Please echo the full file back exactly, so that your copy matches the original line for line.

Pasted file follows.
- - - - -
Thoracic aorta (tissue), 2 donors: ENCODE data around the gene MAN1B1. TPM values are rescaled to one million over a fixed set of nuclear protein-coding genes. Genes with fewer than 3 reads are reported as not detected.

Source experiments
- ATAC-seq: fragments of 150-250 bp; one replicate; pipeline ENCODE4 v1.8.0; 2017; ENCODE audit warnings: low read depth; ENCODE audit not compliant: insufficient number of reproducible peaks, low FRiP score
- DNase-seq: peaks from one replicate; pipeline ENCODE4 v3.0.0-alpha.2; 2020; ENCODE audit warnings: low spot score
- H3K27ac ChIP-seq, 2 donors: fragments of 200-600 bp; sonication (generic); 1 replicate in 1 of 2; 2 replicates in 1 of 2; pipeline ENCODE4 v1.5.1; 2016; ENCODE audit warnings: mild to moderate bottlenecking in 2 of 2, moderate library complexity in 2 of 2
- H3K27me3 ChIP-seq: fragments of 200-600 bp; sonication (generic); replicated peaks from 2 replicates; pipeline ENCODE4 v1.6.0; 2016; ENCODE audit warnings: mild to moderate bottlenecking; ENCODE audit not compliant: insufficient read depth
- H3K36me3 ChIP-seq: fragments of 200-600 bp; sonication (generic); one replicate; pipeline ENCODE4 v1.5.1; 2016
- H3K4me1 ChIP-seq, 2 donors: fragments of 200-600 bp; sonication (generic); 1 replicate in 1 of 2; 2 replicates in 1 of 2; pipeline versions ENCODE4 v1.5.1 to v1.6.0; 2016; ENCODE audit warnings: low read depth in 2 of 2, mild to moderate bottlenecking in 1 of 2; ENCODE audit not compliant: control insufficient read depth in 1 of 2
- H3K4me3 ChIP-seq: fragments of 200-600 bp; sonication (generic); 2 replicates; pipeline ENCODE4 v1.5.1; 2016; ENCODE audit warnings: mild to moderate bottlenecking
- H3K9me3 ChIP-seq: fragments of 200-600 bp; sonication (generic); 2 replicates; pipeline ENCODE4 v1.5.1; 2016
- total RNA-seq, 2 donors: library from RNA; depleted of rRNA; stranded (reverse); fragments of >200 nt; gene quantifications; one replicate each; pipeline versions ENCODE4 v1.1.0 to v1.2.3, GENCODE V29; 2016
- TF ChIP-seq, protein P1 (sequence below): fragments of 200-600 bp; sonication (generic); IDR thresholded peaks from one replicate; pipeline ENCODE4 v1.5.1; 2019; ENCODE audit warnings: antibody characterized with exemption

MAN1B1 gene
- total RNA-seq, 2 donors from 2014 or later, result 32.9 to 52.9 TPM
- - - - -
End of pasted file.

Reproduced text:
Thoracic aorta (tissue), 2 donors: ENCODE data around the gene MAN1B1. TPM values are rescaled to one million over a fixed set of nuclear protein-coding genes. Genes with fewer than 3 reads are reported as not detected.

Source experiments
- ATAC-seq: fragments of 150-250 bp; one replicate; pipeline ENCODE4 v1.8.0; 2017; ENCODE audit warnings: low read depth; ENCODE audit not compliant: insufficient number of reproducible peaks, low FRiP score
- DNase-seq: peaks from one replicate; pipeline ENCODE4 v3.0.0-alpha.2; 2020; ENCODE audit warnings: low spot score
- H3K27ac ChIP-seq, 2 donors: fragments of 200-600 bp; sonication (generic); 1 replicate in 1 of 2; 2 replicates in 1 of 2; pipeline ENCODE4 v1.5.1; 2016; ENCODE audit warnings: mild to moderate bottlenecking in 2 of 2, moderate library complexity in 2 of 2
- H3K27me3 ChIP-seq: fragments of 200-600 bp; sonication (generic); replicated peaks from 2 replicates; pipeline ENCODE4 v1.6.0; 2016; ENCODE audit warnings: mild to moderate bottlenecking; ENCODE audit not compliant: insufficient read depth
- H3K36me3 ChIP-seq: fragments of 200-600 bp; sonication (generic); one replicate; pipeline ENCODE4 v1.5.1; 2016
- H3K4me1 ChIP-seq, 2 donors: fragments of 200-600 bp; sonication (generic); 1 replicate in 1 of 2; 2 replicates in 1 of 2; pipeline versions ENCODE4 v1.5.1 to v1.6.0; 2016; ENCODE audit warnings: low read depth in 2 of 2, mild to moderate bottlenecking in 1 of 2; ENCODE audit not compliant: control insufficient read depth in 1 of 2
- H3K4me3 ChIP-seq: fragments of 200-600 bp; sonication (generic); 2 replicates; pipeline ENCODE4 v1.5.1; 2016; ENCODE audit warnings: mild to moderate bottlenecking
- H3K9me3 ChIP-seq: fragments of 200-600 bp; sonication (generic); 2 replicates; pipeline ENCODE4 v1.5.1; 2016
- total RNA-seq, 2 donors: library from RNA; depleted of rRNA; stranded (reverse); fragments of >200 nt; gene quantifications; one replicate each; pipeline versions ENCODE4 v1.1.0 to v1.2.3, GENCODE V29; 2016
- TF ChIP-seq, protein P1 (sequence below): fragments of 200-600 bp; sonication (generic); IDR thresholded peaks from one replicate; pipeline ENCODE4 v1.5.1; 2019; ENCODE audit warnings: antibody characterized with exemption

MAN1B1 gene
- total RNA-seq, 2 donors from 2014 or later, result 32.9 to 52.9 TPM